Bill Gates appeared on Jake Tapper’s program on CNN Sunday morning and contended that while the vaccine rollout is good news, the country is going to have to endure a longer stretch of businesses being closed because of the pandemic.
TAPPER: More than 30 million people in California are right now under brand-new stay-at-home orders, as hospitals their risk being overwhelmed. There are a lot of governors who oppose bringing back these lockdown orders and forcing businesses to close. What do you think? Do you think more states needs to consider taking that kind of drastic action and the kind of drastic action we saw when the pandemic first began? Or can there be a more nuanced approach?
GATES: Well, certainly, mask-wearing has essentially no downside. They’re not expensive. Bars and restaurants in most of the country will be closed as we go into this wave. And I think, sadly, that’s appropriate. Depending on how severe it is, the decision about schools is much more complicated, because, there, the benefits are pretty high, the amount of transmission is not the same as in restaurants and bars. So, trade-offs will have to be made. But this — the next four to six months really call on us to do our best, because we can see that this will end, and you don’t want somebody you love to be the last to die of coronavirus.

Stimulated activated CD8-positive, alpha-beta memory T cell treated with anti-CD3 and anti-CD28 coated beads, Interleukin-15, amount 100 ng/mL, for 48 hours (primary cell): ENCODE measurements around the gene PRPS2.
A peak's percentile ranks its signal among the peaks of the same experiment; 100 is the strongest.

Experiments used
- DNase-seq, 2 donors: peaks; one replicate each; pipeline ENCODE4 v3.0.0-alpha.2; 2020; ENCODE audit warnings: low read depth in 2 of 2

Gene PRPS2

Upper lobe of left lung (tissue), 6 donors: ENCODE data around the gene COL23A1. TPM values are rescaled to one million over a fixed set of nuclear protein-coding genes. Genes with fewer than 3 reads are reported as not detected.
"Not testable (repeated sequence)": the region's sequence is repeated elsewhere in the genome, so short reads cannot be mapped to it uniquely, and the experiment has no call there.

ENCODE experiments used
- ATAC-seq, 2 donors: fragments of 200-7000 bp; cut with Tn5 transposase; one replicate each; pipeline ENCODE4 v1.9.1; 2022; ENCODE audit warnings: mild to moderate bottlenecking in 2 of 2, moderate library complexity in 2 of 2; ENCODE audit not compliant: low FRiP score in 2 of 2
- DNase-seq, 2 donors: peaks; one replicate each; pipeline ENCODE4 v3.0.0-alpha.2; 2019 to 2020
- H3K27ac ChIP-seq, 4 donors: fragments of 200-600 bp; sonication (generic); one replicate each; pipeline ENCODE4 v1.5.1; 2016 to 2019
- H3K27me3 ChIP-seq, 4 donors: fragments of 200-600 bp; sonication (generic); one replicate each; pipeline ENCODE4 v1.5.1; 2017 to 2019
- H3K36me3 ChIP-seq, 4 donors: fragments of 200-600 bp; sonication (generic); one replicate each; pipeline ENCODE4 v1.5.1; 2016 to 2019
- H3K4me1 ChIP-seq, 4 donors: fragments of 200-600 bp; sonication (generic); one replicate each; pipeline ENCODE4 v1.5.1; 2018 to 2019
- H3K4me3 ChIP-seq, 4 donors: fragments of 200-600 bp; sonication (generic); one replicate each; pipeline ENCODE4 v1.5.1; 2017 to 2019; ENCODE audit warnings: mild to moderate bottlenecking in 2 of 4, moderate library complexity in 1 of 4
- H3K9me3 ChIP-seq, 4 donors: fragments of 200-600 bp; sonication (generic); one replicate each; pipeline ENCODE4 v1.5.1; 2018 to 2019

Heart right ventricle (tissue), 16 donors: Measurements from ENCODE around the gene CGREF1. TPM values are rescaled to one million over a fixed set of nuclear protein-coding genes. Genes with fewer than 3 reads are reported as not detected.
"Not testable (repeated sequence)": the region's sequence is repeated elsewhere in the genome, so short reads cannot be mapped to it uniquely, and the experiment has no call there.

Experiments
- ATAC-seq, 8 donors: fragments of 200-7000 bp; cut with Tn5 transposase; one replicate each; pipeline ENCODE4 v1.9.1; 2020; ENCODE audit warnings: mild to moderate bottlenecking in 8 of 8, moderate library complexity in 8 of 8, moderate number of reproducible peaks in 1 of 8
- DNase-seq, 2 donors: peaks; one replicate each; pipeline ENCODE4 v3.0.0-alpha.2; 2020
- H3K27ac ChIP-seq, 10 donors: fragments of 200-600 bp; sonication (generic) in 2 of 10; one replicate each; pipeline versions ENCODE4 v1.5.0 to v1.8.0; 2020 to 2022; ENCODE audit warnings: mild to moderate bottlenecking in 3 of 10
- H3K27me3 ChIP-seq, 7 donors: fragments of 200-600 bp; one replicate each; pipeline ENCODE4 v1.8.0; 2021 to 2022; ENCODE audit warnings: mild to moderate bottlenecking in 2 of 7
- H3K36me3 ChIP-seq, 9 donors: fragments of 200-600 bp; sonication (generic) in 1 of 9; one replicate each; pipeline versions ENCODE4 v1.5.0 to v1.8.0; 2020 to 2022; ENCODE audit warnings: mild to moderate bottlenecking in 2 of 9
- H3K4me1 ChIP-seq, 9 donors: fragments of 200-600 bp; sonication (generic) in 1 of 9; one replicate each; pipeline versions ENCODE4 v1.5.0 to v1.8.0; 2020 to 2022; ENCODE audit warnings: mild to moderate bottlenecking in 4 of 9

It’s remarkable how casually people declare that bars and restaurants should be or remain shut down indefinitely, when many institutions are just barely hanging on by their fingernails, enduring just about the toughest year imaginable. Southern California shut down outdoor dining, even though that is considerably safer than dining inside.
Some jurisdictions are facing the problem by asking the question, “How can we minimize the spread of COVID-19 at these locations?” and some are asking, “How can we eliminate the spread of COVID-19 at these locations?” If you shut down the restaurant, there will indeed be no spread. There will also be no customers, no orders, no paychecks, and pretty soon, no business at all.
But if anyone is going to advocate for longer lockdowns and stricter restrictions, and ask Americans to make even greater sacrifices, losing jobs, losing businesses, facing bankruptcy . . . it probably should not be the second-richest man on the planet.